Covid will come into public focus again, to some extent at least, on 25 April 2023, when the UK Covid-19 Inquiry Preliminary Hearing (module three: Pandemic Preparedness and Resilience) resumes. Boosters are also being rolled out, though in a limited way. The campaign to beat the pandemic, Covid Action UK (formally Zero Covid) and Covid Action Scotland also continue to press doggedly for, among other measures, a Vaccines Plus strategy aimed at eliminating community transmission of the virus. But if change is to happen beyond the deadening grip of the ‘old normal’, a further public re-awakening is necessary, and that can and should start in small and sustainable ways which we can all be part of.

This article is part of Ekklesia’s Pandemic Humility and Hope’ series, launched to coincide with the third anniversary of the first Covid lockdown on 23 March 2020. See also Everyday Sacrament: Visual Meditations in an Age of Pandemic (review), Scotland After the Virus (review), Recovering a sense of the scared in lockdown, and ‘The pandemic: an issue of life and death’.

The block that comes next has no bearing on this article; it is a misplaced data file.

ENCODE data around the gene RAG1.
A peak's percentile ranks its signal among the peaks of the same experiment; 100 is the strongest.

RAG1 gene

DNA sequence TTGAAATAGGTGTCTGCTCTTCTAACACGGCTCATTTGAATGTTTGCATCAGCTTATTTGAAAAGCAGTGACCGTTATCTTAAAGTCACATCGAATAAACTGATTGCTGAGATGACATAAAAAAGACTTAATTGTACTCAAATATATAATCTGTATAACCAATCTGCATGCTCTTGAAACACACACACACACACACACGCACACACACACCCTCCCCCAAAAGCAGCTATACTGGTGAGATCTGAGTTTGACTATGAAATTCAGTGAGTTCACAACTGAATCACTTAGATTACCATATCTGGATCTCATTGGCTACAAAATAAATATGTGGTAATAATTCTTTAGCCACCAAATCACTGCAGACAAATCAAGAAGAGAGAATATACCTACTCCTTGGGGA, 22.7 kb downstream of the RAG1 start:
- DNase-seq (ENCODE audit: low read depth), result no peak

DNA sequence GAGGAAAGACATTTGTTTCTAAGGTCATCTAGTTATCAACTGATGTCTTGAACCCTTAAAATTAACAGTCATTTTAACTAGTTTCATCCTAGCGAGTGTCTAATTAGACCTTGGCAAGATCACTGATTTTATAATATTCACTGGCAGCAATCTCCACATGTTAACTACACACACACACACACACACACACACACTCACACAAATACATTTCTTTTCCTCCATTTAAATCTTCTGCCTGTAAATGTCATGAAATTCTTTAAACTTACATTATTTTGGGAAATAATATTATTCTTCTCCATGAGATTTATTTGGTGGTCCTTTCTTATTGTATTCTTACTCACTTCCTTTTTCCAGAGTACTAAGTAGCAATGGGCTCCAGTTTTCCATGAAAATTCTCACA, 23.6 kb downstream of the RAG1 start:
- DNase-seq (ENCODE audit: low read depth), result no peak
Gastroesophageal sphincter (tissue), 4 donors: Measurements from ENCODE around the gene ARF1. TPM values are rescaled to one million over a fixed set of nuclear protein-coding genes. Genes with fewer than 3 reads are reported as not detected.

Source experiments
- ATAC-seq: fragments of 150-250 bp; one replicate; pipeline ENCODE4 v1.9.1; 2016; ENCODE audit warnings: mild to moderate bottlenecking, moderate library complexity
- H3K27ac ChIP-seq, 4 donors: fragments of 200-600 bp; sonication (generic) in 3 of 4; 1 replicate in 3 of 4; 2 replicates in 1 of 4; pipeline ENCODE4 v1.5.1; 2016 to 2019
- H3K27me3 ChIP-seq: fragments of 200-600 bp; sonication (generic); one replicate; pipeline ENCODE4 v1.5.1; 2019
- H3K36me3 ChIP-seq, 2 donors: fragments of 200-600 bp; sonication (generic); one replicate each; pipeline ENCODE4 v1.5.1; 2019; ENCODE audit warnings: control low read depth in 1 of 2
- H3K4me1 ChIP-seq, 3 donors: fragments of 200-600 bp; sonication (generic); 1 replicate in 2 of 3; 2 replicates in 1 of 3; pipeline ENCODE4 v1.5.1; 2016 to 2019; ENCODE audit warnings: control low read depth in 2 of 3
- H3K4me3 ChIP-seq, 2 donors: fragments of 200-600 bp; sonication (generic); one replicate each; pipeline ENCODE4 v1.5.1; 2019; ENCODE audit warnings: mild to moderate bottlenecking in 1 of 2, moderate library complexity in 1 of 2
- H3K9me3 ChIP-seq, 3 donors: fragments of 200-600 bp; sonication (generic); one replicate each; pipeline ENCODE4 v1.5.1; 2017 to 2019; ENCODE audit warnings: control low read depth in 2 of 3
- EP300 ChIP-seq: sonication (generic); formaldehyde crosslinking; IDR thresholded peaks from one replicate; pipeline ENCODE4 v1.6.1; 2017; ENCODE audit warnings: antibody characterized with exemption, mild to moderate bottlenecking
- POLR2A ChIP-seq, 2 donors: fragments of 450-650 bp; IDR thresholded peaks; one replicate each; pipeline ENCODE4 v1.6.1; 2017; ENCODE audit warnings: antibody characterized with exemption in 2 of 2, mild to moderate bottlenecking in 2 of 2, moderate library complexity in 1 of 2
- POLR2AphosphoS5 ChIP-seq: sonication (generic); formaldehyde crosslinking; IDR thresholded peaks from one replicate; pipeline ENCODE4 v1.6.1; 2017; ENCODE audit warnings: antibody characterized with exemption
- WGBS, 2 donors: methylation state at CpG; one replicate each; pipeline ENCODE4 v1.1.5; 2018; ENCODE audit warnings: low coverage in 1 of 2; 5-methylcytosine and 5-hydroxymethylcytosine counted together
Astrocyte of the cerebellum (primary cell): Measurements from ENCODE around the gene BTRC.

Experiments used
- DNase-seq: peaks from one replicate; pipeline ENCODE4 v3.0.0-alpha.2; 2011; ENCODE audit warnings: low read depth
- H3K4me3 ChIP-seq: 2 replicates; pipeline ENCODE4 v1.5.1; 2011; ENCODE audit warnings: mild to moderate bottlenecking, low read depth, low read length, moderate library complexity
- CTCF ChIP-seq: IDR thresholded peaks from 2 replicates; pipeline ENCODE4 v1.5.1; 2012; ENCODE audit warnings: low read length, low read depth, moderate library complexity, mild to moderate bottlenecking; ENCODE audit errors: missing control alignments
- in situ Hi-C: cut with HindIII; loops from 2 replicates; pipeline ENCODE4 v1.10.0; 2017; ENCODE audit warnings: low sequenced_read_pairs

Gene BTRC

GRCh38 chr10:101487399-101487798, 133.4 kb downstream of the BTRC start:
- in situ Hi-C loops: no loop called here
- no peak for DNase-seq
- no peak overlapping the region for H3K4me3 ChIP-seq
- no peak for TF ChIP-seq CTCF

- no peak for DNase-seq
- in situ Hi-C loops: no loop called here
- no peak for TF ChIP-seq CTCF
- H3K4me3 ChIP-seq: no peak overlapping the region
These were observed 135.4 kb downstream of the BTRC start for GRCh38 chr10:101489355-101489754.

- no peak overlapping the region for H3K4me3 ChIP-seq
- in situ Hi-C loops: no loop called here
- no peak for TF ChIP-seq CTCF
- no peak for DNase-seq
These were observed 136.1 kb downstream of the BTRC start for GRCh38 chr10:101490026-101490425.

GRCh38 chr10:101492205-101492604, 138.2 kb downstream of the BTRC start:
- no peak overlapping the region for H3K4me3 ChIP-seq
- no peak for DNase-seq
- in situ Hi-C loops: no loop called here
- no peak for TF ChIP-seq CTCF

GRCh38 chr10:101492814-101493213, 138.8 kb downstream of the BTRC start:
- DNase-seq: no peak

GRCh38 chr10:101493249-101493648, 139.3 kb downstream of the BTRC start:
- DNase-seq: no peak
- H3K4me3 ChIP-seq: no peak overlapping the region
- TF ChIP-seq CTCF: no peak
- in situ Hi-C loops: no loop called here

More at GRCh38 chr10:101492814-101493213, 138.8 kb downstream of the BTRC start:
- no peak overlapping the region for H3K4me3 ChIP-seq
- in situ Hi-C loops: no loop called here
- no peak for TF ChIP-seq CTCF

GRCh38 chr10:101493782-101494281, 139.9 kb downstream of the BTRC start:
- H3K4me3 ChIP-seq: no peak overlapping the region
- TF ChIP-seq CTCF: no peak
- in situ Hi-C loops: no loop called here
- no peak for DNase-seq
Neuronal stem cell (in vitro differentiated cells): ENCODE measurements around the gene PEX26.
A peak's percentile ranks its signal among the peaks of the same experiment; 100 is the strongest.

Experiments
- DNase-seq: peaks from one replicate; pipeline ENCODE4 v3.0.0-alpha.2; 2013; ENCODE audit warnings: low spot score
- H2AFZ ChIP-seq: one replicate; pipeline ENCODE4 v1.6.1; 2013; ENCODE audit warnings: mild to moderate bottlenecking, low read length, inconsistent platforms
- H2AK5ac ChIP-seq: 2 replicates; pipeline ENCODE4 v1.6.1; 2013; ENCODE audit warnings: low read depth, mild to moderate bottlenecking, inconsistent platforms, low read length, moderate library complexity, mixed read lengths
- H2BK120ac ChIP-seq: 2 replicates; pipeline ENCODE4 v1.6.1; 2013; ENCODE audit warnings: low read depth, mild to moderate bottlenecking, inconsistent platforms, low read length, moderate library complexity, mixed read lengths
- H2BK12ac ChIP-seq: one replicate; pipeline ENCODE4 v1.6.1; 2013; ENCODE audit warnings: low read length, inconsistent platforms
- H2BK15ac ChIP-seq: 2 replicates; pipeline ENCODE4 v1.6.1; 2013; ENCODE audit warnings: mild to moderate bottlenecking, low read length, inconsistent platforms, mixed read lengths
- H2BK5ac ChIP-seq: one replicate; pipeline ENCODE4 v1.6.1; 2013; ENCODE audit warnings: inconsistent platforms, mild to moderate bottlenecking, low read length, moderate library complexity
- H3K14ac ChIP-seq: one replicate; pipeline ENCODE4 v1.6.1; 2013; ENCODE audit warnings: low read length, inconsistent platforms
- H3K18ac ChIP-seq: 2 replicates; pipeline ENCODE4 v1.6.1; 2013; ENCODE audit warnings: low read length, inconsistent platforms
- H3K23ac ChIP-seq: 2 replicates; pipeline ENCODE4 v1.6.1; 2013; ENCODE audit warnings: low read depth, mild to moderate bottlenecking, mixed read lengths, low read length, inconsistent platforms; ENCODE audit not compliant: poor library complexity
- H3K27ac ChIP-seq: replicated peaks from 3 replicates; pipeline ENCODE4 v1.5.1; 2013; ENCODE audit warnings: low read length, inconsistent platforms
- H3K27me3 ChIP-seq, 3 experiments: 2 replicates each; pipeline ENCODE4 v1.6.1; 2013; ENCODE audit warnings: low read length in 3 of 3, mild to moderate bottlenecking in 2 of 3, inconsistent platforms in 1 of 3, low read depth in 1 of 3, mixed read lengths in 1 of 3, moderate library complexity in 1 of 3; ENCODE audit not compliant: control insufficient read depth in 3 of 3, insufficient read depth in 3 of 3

© Simon Barrow is director of Ekklesia. His new book, Against the Religion of Power: Telling a Different Christian Story, is due for publication in the summer of 2023. His columns can be found here (and archived ones here). Twitter: @simonbarrow